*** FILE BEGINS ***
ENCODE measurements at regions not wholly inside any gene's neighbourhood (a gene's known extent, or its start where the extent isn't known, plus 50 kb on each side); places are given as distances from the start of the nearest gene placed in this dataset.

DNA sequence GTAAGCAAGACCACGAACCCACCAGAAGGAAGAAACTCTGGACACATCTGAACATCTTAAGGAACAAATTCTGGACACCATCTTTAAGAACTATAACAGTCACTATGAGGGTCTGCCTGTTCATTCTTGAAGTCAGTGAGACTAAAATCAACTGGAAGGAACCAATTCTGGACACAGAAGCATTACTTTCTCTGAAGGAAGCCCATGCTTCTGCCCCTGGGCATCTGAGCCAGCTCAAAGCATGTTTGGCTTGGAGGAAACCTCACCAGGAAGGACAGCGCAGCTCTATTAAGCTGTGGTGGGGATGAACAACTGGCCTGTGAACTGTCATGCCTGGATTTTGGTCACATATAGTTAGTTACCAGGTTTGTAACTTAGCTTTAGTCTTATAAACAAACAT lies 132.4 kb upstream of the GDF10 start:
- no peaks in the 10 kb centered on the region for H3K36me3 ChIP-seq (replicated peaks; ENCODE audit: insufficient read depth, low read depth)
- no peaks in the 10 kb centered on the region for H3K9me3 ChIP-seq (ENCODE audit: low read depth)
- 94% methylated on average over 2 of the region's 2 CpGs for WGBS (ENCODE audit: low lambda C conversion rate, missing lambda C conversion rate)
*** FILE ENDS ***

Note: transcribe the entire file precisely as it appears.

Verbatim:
ENCODE measurements at regions not wholly inside any gene's neighbourhood (a gene's known extent, or its start where the extent isn't known, plus 50 kb on each side); places are given as distances from the start of the nearest gene placed in this dataset.

DNA sequence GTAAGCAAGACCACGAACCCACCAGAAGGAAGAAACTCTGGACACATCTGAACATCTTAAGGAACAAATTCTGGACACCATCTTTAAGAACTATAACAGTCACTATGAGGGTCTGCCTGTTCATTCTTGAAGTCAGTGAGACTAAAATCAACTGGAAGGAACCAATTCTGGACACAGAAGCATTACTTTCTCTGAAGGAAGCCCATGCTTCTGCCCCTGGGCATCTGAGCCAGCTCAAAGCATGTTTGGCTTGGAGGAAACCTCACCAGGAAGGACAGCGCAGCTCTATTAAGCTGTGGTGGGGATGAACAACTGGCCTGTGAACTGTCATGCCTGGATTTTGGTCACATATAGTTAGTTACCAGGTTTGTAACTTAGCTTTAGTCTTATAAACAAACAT lies 132.4 kb upstream of the GDF10 start:
- no peaks in the 10 kb centered on the region for H3K36me3 ChIP-seq (replicated peaks; ENCODE audit: insufficient read depth, low read depth)
- no peaks in the 10 kb centered on the region for H3K9me3 ChIP-seq (ENCODE audit: low read depth)
- 94% methylated on average over 2 of the region's 2 CpGs for WGBS (ENCODE audit: low lambda C conversion rate, missing lambda C conversion rate)